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The Need or Not for Spiritual Practice
Bettina: A sadhana feels too much of doing.
Ram: Yes, precisely. The mind is the self but the self is not the mind. However, if you are going to continue to teach it is wise to continue to do sadhana for anta karana suddhi, purification of the mind. Although it doesn’t matter to you, the “I,” what condition the mind is in, the mind is the instrument through which people contact you and its condition affects how they see and understand you – at least until knowledge takes place.
Bettina: I used to read a weekly newspaper and some novels, but at the moment I just read my two “bibles,” Swami Shuddhananda’s Path to the Pathless on the Tattva Bodha, wonderful, clear and precise.
Ram: This is important. Shankara and others make it very clear that one should continue to refine and purify one’s understanding once knowledge has taken place. The richer and deeper and more multifaceted one’s understanding the more effective one is in awakening and permanently enlightening others. I don’t read or study texts anymore, not just because I am the texts, but because I know every idea from every possible angle. This came not from any “intuitive” grasping but from careful, patient study over a long period of time. If you are going to lose yourself in emptiness and cut all contact with the world this is not necessary, but if you are going to continue to help others it is definitely useful, although, as you know, it is entirely elective – since you are completely free.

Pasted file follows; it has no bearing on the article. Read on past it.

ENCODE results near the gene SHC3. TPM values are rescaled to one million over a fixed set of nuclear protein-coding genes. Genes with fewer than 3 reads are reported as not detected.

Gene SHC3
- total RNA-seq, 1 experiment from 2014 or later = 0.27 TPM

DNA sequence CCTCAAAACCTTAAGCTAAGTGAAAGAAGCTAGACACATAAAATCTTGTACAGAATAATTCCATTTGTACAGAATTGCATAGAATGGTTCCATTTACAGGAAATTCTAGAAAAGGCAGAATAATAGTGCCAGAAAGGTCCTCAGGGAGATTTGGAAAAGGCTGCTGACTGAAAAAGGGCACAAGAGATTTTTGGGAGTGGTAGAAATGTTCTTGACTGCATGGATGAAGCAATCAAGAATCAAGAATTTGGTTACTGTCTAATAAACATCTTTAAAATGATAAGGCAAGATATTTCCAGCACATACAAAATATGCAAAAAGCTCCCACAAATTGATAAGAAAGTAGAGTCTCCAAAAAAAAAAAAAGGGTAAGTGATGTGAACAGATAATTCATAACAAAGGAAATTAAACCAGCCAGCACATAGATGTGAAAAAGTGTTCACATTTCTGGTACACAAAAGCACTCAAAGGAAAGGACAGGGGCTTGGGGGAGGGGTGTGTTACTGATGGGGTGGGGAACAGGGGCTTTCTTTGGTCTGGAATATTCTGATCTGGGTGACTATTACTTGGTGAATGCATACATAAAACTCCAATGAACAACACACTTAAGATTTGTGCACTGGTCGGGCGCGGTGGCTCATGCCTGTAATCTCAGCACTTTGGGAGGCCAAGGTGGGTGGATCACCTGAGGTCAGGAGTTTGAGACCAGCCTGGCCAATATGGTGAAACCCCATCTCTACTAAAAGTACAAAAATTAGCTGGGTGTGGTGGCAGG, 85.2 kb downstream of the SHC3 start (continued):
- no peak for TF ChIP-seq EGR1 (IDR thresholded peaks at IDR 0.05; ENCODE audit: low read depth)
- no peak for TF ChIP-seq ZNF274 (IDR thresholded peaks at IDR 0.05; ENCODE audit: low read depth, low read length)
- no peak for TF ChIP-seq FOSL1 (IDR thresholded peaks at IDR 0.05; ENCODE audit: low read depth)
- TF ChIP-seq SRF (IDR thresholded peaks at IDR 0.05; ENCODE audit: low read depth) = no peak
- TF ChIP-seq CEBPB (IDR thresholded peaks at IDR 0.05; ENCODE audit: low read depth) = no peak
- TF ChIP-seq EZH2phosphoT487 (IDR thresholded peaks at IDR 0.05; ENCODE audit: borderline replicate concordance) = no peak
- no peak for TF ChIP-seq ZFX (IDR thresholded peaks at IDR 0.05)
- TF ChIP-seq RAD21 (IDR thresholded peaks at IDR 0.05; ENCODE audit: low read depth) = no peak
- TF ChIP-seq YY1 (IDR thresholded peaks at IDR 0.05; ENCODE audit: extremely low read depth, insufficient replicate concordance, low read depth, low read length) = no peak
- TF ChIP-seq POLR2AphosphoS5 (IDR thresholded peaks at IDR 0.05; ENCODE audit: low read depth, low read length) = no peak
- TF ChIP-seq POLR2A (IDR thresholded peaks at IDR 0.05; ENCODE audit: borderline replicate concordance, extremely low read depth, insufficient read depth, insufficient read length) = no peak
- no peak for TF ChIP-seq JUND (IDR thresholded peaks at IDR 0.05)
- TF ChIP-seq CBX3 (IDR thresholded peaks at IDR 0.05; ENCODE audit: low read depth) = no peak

It is always useful to know the meaning of words, so I would be interested to know what you mean by “meditation.” Do you see it as something other than contemplation, inquiry? Is it an indrawn, inward-turned, sattvic mind? Or is it simply seeing from the self?
Bettina: I appreciate very much what you say about impersonal texts. I do need personal explanations and find your satsangs extremely useful, as your answers refer to frequently asked questions of any seeker and address very precisely points of misunderstanding and doubt.
Ram: It is in this spirit that I offer the comments above. My view is that when the self functions as guru its primary duty is to tailor the teaching to the doubt, not to offer generic advice, like “you are just identified with your ego” or “stop thinking” or to make statements about an ego’s supposed “state,” etc.
Anyway, thank you so much for the nice letter. I am very happy to meet you in cyberspace and to communicate with you – and I accept and appreciate all the affection that the words convey.
~ Love, Ram